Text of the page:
The Last Windrow: Hailstorms on the prairie
Gramps spent the hailstorm in the bathtub.
Last week's severe thunderstorms brought back memories of the storms that crossed our small farm in Lincoln Township, Plymouth County, Iowa, so many years ago - the days before modern radar was invented and we had to rely on our wits to determine if we were about to get blown off the earth or not.
One learned early on to respect weather on the plains. It could kill you.
I wasn't old enough to remember the first tornado that affected our farm. I was told by my dad that the clouds darkened in the southwest and he and my mother headed for the house after morning chores. He said he was staring out the southwest window of the house when he saw debris flying through the air. He grabbed me by the back straps of my bib overalls and headed for the cellar just outside the kitchen door. Before he reached the kitchen, it was all over. The aftermath left the hog house destroyed along with part of the chicken coop.
Somehow the twister had threaded its way across the farmyard and missed the house and a garage that stood nearby. How it missed the house, only God knows. But we were spared only to have to replace the hog barn and chicken coop later in the summer.
It was a hot, sultry Iowa summer day in early August. Anyone who has spent time in the mid-corn belt knows how hot and humid it can get. This was that kind of day when one could feel "something was going to happen." The corn stood a full seven feet high, and freshly mowed alfalfa lay in windrows in the fields. The season had been great for growing crops, and a bumper crop was expected.
But then the sky turned black and the wind came up from the east.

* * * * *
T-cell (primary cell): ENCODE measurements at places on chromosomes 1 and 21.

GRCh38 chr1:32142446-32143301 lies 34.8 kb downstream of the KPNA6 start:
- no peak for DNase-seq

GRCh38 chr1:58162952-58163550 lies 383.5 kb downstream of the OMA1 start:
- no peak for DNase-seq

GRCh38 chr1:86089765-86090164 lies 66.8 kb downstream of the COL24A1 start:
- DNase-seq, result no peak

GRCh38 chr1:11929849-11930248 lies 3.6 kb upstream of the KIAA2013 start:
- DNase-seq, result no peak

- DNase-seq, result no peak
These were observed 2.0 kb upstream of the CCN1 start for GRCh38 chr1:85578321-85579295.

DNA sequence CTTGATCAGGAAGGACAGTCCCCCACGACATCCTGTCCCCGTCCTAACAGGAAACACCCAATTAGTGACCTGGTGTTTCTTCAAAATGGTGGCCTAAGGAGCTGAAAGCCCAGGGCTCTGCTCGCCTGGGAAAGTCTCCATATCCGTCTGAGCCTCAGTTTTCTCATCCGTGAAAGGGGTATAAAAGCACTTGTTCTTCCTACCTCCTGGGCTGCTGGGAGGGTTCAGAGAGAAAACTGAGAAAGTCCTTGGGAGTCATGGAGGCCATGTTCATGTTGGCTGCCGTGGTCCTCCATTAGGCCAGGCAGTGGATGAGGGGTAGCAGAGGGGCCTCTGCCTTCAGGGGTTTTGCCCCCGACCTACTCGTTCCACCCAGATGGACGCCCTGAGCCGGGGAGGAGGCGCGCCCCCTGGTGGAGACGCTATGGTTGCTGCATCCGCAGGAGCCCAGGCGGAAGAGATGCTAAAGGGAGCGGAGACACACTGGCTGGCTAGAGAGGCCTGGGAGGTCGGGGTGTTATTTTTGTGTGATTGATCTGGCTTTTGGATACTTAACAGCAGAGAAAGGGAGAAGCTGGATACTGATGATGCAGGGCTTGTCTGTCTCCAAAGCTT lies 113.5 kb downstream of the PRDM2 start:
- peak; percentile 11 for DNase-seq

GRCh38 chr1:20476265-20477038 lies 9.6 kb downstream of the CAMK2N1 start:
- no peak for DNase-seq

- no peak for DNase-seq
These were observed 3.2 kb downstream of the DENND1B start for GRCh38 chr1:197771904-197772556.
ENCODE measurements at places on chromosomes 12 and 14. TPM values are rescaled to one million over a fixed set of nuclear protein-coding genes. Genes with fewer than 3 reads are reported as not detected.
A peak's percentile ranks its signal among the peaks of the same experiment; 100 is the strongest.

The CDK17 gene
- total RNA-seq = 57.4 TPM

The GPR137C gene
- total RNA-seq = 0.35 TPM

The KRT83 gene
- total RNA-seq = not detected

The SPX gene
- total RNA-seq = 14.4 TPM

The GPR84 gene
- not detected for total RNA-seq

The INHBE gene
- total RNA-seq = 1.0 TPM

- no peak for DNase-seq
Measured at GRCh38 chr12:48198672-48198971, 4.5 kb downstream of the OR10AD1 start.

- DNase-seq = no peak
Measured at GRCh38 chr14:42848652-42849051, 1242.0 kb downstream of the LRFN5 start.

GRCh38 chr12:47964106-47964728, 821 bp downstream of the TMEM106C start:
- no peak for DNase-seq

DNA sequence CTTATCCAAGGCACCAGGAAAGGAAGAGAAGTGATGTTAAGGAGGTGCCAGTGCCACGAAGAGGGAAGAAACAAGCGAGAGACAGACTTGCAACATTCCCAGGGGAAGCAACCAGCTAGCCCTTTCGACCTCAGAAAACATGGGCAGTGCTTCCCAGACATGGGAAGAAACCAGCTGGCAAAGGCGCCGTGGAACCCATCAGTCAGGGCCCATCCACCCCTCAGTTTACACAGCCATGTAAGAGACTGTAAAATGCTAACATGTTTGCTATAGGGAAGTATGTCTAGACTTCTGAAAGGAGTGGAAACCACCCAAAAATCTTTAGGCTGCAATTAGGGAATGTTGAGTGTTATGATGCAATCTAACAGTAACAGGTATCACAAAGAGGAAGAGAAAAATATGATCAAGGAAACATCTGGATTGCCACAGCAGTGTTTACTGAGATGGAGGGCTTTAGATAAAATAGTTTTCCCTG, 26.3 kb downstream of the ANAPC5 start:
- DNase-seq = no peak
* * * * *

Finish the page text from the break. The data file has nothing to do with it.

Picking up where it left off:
Having experienced one tornado already when I was a kid, the family headed for the root cellar directly behind the house. All six of the kids, Mom and Dad and Gramps were expected to join us. My dad found Gramps lounging in the bathtub for his weekly dousing. He yelled to him that we were headed for the cellar and he should climb out and join us.
Evidently Gramps was enjoying his soaking and he yelled from behind the bathroom door, "You guys get down there. I've lived long enough. I'm staying here."
No amount of coaxing could pry him out of the tub as the wind grew stronger and lightning bolts lit the farmyard like a thousand flashbulbs. The family was all huddled in the root cellar among the jars of jelly and canned vegetables when Dad finally came down the stairs with leaves and rain following him down after the steel door was closed. We all worried about Gramps in the tub.
The sky turned a wicked green and then the wind suddenly went totally silent. I thought the storm must be over, but no, it had just begun. Within minutes we could hear the sound of large hailstones pounding against the cellar's door. The din continued until we could not hear each other's voice. Water began to run down the cellar steps, and we heard branches from the nearby cottonwood trees breaking and crashing to earth.
The storm bashed the countryside for 15 or 20 minutes. When the thunder and lightning finally subsided, Dad creaked open the cellar door for a peak outside. He was greeted by mounds of golf ball sized white hail so thick it formed drifts much like snow. Green leaves covered the ground, and there was a smell in the air much akin to chopped corn silage.
Little did we know right then that our corn crop was totally gone for the year. So was the recent cutting of alfalfa.
The questions in all our minds was Gramps. Was he still alive? Would we ever see him alive again?
We climbed out of the cellar and went into the house to find him still in the tub. "Nice rain," he said through the door. "I'm too old to worry about being killed in a storm. It's been a good life."
I thought to myself, "Well, if you had to go to meet your maker, the bathtub wouldn't be the worst way to go."
Last week's storm made me think of that time on the Iowa prairie.
See you next time. Okay?